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FBI tried to get Twitter to share account information without a warrant

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Internal Twitter emails that were published by journalist Michael Shellenberger as part of the Twitter Files show Federal Bureau of Investigation (FBI) Supervisory Special Agent Elvis Chan attempting to get Twitter’s then-Head of Trust and Safety Yoel Roth to hand over information to the agency without legal process.

The term “legal process” describes information requests made in compliance with existing laws. Generally, these types of requests require a court order, subpoena, or warrant which means that a judge or court would need to review and approve information requests before a company is ordered to hand over the data. This legal process ensures that an independent judge or court can review law enforcement data requests and ensure that they’re legal and proportionate.

Yet Chan and the FBI tried to get data from Twitter without a warrant multiple times.

In a December 20, 2019 email, Chan asked Roth whether Twitter would be willing to change its policy of not providing a data feed to the United States (US) intelligence community (IC). Roth rejected the request and told Chan that government requests for Twitter information should be made “in accordance with valid legal process.”

In a January 2, 2020 email to Roth, then-Twitter Director of Public Policy and Philanthropy Carlos Monje Jr. noted: “We have seen a sustained (If uncoordinated) effort by the IC [intelligence community] to push us to share more info & change our API policies. They are probing & pushing everywhere they can (including by whispering to congressional staff).”

Monje Jr. recommended keeping “a solid front against these efforts.”

In a July 9, 2020 email, Chan asked Roth to hand over information related to accounts that had used Voice over Internet Protocol (VoIP) to verify their account or used virtual private networks (VPNs) without legal process.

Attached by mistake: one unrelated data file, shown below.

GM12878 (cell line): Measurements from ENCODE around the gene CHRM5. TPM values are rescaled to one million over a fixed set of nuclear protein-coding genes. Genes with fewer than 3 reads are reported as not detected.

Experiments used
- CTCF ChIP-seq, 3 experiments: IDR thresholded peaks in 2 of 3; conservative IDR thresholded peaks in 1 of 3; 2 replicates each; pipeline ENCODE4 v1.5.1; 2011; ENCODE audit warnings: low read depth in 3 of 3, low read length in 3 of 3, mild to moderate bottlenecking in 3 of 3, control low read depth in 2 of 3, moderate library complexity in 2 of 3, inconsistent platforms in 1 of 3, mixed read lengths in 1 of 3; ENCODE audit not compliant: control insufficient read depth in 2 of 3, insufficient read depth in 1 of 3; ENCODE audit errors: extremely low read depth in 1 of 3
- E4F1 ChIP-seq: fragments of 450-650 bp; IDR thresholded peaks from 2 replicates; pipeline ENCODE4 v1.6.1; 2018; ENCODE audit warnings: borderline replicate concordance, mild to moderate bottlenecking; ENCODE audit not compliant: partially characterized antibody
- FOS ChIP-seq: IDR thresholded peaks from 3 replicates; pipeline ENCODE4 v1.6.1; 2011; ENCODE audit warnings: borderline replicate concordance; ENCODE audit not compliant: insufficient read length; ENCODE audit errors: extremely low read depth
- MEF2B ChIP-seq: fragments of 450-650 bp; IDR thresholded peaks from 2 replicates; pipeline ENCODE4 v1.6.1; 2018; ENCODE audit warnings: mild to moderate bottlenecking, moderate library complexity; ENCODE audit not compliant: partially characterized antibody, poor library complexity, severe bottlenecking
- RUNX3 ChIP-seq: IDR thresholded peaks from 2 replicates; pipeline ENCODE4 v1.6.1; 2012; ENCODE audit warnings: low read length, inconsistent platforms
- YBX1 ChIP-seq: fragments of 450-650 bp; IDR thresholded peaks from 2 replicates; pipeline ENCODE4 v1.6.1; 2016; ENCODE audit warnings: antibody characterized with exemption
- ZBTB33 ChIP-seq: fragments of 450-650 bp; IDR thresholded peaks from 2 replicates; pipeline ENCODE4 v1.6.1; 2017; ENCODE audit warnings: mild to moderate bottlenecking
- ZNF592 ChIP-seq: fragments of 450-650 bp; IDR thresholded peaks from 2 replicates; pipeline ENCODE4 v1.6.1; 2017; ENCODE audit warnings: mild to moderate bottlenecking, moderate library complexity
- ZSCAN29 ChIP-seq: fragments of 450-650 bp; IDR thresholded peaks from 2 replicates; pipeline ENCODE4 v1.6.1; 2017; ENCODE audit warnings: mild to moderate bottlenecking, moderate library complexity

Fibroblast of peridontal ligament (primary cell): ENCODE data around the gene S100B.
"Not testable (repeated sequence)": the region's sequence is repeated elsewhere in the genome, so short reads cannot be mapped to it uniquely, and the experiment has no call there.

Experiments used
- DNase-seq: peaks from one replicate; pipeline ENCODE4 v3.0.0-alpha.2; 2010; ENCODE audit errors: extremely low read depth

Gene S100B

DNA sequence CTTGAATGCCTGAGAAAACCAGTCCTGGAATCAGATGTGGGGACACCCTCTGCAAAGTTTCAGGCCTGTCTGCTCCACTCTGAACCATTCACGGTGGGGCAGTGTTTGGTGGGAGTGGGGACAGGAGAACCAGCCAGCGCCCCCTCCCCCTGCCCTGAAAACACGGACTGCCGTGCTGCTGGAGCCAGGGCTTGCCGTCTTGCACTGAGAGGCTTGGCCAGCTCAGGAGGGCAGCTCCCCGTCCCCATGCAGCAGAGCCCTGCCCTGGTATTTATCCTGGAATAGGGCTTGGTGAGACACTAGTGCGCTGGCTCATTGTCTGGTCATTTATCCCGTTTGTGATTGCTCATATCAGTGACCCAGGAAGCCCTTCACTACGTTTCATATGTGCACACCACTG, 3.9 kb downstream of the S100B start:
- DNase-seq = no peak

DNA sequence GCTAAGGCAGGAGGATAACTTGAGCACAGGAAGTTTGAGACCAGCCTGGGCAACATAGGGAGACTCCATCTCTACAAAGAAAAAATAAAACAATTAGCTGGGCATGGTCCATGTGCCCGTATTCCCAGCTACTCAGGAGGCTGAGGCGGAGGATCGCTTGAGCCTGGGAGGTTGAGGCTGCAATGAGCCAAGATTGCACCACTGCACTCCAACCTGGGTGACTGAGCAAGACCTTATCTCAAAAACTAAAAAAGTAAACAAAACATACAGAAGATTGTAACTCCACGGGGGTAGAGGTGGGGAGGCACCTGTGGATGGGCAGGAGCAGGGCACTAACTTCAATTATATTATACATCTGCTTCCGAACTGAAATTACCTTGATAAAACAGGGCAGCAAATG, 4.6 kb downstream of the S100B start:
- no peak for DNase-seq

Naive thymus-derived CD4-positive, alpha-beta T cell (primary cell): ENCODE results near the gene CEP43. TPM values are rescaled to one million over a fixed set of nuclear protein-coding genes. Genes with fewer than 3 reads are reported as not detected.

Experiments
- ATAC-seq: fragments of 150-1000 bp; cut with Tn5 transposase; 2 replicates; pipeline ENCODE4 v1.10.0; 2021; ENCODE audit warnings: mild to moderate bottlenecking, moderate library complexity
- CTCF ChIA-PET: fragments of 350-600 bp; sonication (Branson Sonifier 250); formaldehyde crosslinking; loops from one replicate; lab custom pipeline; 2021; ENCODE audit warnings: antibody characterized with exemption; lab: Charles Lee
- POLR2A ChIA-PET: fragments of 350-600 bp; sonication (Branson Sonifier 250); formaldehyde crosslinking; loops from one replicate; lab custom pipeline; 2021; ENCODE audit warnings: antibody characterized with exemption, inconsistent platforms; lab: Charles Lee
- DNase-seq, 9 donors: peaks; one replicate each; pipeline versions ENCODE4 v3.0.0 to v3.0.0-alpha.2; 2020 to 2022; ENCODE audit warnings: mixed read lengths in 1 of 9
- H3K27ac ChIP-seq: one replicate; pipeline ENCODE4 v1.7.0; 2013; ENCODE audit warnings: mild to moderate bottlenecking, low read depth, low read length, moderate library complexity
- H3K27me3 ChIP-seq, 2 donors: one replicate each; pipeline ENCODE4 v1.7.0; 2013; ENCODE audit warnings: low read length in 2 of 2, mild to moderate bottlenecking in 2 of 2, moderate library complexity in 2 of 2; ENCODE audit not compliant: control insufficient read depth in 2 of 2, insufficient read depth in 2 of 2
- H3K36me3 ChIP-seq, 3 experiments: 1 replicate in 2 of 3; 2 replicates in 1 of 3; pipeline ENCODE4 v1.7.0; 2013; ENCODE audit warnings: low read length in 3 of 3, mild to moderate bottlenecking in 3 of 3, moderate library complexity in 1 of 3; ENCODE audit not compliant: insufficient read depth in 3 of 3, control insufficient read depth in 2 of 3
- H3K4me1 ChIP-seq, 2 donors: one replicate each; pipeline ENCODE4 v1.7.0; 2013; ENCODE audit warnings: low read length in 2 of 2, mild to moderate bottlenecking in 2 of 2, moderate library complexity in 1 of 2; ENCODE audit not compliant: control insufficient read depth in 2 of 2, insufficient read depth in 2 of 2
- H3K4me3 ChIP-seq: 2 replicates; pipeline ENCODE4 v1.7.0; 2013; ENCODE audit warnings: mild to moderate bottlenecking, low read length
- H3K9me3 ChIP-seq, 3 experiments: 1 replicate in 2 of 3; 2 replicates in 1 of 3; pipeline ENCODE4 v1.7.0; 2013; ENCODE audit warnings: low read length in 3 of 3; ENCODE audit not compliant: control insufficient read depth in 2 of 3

“While I understand obtaining the actual VPN IP addresses associated with the respective accounts would likely require legal process, would Twitter be open to sharing which service provider(s) those VPN IP addresses resolved to?” Chan asked.

Roth again pushed back on the request and told Chan that Twitter would need legal process before handing over the VPN information to the FBI.

Over two years later, in August 2022, Twitter executives said the FBI was still trying to convince the company to “produce on more FBI EDRs [emergency disclosure requests].” EDRs are warrantless data requests.

The executives outlined the various pressure tactics the FBI would use to attempt to get Twitter to hand over this data including describing “situations where in the FBI view there is no reason why we would not have complied” and repeatedly emphasizing “Twitter’s lower level of compliance in comparison with other platforms.”

Additionally, the Twitter executives shared their assumption that the FBI has “far and away a greater rate of production than anyone else.”

These examples of the FBI attempting to get Twitter data without a warrant follow a previously released internal email showing an FBI agent requesting that Chan extract “any location information” associated with a list of flagged accounts that “Twitter will voluntarily provide to aid the FBI.”

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